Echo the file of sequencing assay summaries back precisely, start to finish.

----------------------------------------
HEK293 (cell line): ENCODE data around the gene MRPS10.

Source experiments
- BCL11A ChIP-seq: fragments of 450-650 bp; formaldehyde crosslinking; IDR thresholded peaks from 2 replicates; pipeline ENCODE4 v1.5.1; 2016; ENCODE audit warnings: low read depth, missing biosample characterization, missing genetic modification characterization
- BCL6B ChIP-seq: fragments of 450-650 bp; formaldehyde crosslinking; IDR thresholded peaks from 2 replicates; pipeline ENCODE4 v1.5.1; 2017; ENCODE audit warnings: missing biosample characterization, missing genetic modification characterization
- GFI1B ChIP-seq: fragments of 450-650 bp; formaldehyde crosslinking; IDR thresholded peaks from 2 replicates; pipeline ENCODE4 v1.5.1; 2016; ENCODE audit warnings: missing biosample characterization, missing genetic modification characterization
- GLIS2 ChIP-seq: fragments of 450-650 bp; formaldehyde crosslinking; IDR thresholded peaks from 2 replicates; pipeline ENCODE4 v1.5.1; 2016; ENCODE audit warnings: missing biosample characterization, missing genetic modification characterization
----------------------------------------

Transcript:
HEK293 (cell line): ENCODE data around the gene MRPS10.

Source experiments
- BCL11A ChIP-seq: fragments of 450-650 bp; formaldehyde crosslinking; IDR thresholded peaks from 2 replicates; pipeline ENCODE4 v1.5.1; 2016; ENCODE audit warnings: low read depth, missing biosample characterization, missing genetic modification characterization
- BCL6B ChIP-seq: fragments of 450-650 bp; formaldehyde crosslinking; IDR thresholded peaks from 2 replicates; pipeline ENCODE4 v1.5.1; 2017; ENCODE audit warnings: missing biosample characterization, missing genetic modification characterization
- GFI1B ChIP-seq: fragments of 450-650 bp; formaldehyde crosslinking; IDR thresholded peaks from 2 replicates; pipeline ENCODE4 v1.5.1; 2016; ENCODE audit warnings: missing biosample characterization, missing genetic modification characterization
- GLIS2 ChIP-seq: fragments of 450-650 bp; formaldehyde crosslinking; IDR thresholded peaks from 2 replicates; pipeline ENCODE4 v1.5.1; 2016; ENCODE audit warnings: missing biosample characterization, missing genetic modification characterization